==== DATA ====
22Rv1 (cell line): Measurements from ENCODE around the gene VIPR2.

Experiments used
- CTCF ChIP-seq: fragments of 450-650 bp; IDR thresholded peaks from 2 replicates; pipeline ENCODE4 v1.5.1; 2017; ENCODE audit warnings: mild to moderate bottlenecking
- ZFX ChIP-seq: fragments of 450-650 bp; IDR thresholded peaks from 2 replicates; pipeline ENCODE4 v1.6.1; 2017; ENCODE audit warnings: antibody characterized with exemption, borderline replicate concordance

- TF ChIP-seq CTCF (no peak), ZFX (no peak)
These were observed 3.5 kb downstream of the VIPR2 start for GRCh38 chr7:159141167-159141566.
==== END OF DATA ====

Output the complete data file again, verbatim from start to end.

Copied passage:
22Rv1 (cell line): Measurements from ENCODE around the gene VIPR2.

Experiments used
- CTCF ChIP-seq: fragments of 450-650 bp; IDR thresholded peaks from 2 replicates; pipeline ENCODE4 v1.5.1; 2017; ENCODE audit warnings: mild to moderate bottlenecking
- ZFX ChIP-seq: fragments of 450-650 bp; IDR thresholded peaks from 2 replicates; pipeline ENCODE4 v1.6.1; 2017; ENCODE audit warnings: antibody characterized with exemption, borderline replicate concordance

- TF ChIP-seq CTCF (no peak), ZFX (no peak)
These were observed 3.5 kb downstream of the VIPR2 start for GRCh38 chr7:159141167-159141566.